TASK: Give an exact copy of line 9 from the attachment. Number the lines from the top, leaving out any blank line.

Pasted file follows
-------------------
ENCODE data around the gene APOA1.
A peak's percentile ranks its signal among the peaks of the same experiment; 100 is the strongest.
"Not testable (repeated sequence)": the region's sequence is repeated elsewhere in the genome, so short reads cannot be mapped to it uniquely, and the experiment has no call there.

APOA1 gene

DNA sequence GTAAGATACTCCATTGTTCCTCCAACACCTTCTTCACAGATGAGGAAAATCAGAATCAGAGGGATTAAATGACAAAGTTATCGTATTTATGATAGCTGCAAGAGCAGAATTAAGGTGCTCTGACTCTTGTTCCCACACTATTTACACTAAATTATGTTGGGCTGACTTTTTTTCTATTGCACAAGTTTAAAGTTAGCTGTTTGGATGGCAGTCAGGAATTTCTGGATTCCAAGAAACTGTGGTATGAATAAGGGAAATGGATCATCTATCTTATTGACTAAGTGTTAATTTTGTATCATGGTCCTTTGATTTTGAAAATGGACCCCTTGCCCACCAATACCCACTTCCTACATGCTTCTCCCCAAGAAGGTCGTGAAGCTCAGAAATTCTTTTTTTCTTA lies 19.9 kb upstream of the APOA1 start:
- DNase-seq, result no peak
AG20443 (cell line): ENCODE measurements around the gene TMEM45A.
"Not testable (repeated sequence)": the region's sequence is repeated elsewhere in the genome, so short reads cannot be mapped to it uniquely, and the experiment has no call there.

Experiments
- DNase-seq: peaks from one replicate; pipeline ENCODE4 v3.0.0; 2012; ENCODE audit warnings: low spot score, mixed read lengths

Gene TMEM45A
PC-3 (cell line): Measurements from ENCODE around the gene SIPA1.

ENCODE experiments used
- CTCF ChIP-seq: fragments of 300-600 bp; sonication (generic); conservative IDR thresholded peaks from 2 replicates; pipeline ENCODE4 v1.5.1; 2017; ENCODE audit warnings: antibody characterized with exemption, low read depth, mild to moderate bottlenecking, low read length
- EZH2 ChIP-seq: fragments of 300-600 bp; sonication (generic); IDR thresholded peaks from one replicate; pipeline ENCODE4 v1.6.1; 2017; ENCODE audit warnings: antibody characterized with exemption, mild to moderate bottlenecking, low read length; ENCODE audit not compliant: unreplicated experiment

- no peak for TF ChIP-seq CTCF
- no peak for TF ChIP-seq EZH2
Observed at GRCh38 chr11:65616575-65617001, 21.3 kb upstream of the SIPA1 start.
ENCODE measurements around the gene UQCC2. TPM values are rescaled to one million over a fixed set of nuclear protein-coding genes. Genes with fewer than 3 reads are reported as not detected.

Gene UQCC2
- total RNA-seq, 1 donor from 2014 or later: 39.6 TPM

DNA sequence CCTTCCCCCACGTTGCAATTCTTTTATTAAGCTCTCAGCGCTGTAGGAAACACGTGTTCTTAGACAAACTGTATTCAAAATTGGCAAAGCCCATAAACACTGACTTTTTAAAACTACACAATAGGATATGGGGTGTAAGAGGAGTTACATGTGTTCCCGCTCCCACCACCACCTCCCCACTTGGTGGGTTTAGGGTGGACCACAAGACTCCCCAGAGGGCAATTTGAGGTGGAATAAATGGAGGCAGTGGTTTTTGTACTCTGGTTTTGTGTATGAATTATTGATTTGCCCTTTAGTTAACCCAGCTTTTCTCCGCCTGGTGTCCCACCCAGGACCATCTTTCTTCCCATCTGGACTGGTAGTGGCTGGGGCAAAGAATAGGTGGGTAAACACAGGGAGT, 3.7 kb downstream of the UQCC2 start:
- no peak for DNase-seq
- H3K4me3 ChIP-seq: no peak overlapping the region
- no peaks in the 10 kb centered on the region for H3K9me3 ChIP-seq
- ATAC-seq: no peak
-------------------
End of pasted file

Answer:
Experiments